Now at 59, he has had a series of strokes resulting from a nasty car accident.  But that hasn't stopped him from releasing a great new album.  My favorite tune is Track One, a cover of Prince Buster's Time Longer Than Rope.  The beat.  The guitar strum.  The piano accents.  The horns.  The bass line.  All splendid.

But this song is really all about Neville Staple.  His voice brings me back to a time and place that was carefree and wild.  I wish Neville Staple well and hope he continues to recover.  I also thank him for being part of the soundtrack to my life.

Click Here to listen to a preview of Time Longer Than Rope on iTunes.

Never Been Properly Loved - Chain & The Gang

from the album Minimal Rock N Roll (2014)

Bands rehearse.  Hours and hours.  Week after week.  Year after year.

This is particularly painful for the bass player.  His job is to establish and maintain the groove.  During rehearsals, the bass player will play the same line for 45 minutes at a time while guitarists, drummers, and vocalists experiment.  This is not fair.

When the groove is challenging, as in funk or disco, the bass players left hand begins to cramp.  Laying a pinkie on a fret becomes a herculean task.  Bass players suffer their art.

As I listen to Chain & The Gang play Never Been Properly Loved, I think of the bass player laying down his line.  How many times did they rehearse this song?  How many times did the bass player repeat the line.

Fortunately, it produced great results.  The drumming fully integrates with the groove to form an excellent rhythm section.  The tone of the guitar - particularly the lead - is inspired.  The harmonies - or are they dual vocals? - a…

All Over Me - The Rich Hands

from the album Out Of My Head (2014)

The Rich Hands are a rock and roll band from San Antonio, Texas.  Their latest album - Out Of My Head - is one of this year's most pleasant surprises with a vibe that conjure up blasts from the past like The Del Fuegos and Scruffy The Cat while also carrying a T. Rex and Replacements vibe.  One song - No Harm Blues - even has a keyboard intro reminiscent of Bob Dylan's Like A Rolling Stone.

My favorite track is the opener, All Over Me.  The fuzzed out, overdriven guitars.  The emphatic drumming.  The booming bass.  This is three-piece power pop heaven with a keyboard track thrown in.

The songwriting is sharp and the vocals are euphemistic.  It is hard not to drive the car a little faster or turn the stereo a little louder when listening to this tune.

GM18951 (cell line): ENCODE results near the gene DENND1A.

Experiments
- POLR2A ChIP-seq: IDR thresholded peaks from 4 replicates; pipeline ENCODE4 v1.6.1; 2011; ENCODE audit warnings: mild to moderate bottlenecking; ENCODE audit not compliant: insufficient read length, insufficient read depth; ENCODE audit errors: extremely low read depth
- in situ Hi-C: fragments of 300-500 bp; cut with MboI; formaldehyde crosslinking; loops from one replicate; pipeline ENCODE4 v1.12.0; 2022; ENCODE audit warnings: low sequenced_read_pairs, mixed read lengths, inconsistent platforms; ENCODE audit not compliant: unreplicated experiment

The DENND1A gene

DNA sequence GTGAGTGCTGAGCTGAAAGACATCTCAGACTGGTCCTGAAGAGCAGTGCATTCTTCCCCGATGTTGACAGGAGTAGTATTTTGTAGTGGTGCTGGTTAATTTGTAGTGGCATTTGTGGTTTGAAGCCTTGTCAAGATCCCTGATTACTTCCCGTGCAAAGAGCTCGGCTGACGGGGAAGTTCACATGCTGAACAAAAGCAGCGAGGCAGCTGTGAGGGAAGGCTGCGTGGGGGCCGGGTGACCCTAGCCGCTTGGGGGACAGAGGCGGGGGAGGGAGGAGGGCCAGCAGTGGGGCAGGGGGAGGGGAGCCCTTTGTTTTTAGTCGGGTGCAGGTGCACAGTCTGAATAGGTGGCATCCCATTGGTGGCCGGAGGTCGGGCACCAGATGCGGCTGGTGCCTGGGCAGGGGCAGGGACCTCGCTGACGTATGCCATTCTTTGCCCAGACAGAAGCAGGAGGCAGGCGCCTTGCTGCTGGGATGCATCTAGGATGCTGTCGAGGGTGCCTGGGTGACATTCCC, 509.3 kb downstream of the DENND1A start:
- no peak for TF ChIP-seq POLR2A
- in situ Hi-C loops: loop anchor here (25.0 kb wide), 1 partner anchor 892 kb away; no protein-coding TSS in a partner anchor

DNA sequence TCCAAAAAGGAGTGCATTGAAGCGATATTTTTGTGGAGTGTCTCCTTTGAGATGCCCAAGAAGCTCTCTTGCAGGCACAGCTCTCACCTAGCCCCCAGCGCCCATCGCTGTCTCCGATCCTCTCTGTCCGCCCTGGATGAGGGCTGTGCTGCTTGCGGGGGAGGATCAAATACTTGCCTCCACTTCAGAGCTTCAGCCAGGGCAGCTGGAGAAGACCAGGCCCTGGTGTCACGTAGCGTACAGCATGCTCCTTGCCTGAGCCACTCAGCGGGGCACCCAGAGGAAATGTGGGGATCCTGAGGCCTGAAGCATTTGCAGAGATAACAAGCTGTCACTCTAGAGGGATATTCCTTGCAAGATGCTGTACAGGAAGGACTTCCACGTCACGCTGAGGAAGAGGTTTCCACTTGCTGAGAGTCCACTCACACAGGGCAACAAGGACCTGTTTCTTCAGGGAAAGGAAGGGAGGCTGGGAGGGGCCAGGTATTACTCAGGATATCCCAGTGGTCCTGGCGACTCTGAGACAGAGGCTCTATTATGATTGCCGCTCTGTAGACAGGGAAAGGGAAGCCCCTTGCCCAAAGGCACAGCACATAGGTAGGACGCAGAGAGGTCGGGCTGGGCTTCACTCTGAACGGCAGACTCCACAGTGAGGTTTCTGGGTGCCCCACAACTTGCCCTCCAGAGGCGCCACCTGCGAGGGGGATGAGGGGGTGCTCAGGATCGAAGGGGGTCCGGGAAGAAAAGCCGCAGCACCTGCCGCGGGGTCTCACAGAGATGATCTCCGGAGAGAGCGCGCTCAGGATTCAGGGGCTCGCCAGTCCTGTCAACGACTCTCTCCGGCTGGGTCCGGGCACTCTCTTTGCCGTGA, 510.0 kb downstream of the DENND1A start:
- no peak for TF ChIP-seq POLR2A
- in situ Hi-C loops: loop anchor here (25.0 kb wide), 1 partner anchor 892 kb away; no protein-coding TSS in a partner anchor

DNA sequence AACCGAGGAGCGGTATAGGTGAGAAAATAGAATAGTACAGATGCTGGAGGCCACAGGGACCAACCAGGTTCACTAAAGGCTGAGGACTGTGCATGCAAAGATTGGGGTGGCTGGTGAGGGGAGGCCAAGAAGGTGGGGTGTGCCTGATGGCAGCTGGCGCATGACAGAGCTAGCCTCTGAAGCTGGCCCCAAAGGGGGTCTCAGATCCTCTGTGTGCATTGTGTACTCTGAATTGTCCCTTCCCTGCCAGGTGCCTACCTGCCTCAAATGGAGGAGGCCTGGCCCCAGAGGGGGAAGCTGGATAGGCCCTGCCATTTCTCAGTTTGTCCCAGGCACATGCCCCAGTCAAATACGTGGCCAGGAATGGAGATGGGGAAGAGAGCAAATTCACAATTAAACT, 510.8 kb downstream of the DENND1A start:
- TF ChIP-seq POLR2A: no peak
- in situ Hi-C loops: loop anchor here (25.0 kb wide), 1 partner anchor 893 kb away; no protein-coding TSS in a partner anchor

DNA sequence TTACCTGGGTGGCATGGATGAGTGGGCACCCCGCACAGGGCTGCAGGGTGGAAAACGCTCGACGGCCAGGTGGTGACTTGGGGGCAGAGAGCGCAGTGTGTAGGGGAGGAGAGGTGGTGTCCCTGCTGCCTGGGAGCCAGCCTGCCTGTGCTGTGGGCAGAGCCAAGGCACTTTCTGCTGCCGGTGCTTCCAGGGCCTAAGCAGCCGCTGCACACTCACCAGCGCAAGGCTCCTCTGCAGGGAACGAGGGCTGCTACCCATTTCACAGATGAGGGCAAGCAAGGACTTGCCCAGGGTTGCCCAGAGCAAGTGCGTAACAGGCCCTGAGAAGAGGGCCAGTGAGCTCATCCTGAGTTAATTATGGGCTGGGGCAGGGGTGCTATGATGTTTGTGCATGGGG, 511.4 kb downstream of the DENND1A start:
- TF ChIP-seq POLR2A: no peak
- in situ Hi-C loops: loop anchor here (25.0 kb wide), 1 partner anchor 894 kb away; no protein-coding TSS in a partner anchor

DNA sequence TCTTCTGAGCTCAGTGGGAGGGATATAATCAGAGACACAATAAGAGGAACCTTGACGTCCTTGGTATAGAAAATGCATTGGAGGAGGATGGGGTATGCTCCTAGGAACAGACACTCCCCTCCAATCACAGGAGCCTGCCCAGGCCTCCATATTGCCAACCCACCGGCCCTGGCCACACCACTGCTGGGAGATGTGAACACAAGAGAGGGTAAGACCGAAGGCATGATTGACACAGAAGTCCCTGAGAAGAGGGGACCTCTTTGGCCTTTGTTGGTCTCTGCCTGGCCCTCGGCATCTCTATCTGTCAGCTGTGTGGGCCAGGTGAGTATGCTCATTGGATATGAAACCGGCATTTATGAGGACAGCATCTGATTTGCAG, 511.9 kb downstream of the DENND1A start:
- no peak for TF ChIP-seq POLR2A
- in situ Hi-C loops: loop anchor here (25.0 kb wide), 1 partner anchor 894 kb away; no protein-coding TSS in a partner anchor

This is a great tune to cleanse your musical pallet.

Click Here to preview All Over Me on iTunes.

Early In The Morning - Idiot Glee

from the album Four (2014)

Did you party too hard last night?  Looking to find yourself the hair of the dog and a few eggs before hitting the beach and blender for Day Three of your holiday death march?  Would any album sound better than Nilsson Schmilsson right about now?

If so, you need to check out great cover of Early In The Morning by Idiot Glee.  This Lexington, Kentucky band captures the burnt out vibe of Harry Nilsson's classic while adding a trippy garage edge that is modern and hip.

For any vocalist to take on Harry, you must have supreme confidence.  Think of Mariah Carey tackling Without You.  James Friley pulls it off.  He fearlessly displays his vocal range taking Harry on straight.  That takes balls.

Behind him the band sounds fantastic, giving off something of a Velvet Underground stank.  The bass, guitar, and drums all make it sound loose while actually playing quite tight.  I particularly dig the way they sound after the breakdown.  Makes me want to jam.

Click Her…

Love This Time - Guantanamo Baywatch

from the single Surf 'n' Turf (2014)

Roll into the fifth with a marvelous little surf number from the splendidly named Guantanamo Baywatch.

Vintage sound abounds on the tune Love This Time.  Crunchy rhythm and maximum reverb lead guitar.  A bass line that would compel Frankie and Annette to shake it.  A drummer surfing the hi-hat and ride.  This is fun stuff.  Summertime in America.

So, let it all go and get your summer groove on with Guantanamo Baywatch.

Click Here to watch the official music video to Love This Time.

Gimme Something Good - Ryan Adams

from the forthcoming album Ryan Adams (2014)

Americans want the same two things as everyone else:  to be loved and to feel secure.  Our pursuit of these comforts is colored by our idealistic naivety, sense of justice, and belief that hard work is ultimately rewarded.  We are fragile and we are strong.  We are optimists and dreamers, even when we suffer.

When I listen to Ryan Adams sing, I hear all these qualities emanating from the soulful tone of his glorious voice.  Songs like When The Stars Go Blue and his cover of Oasis' Wonderwall give me chills.  There are inner secrets in his tone and vibrato that are revealed with every listen.  To me, the American Spirit can be found in Ryan Adams' voice.

So how fitting that he close this week to release a teaser track from his forthcoming, self-titled album?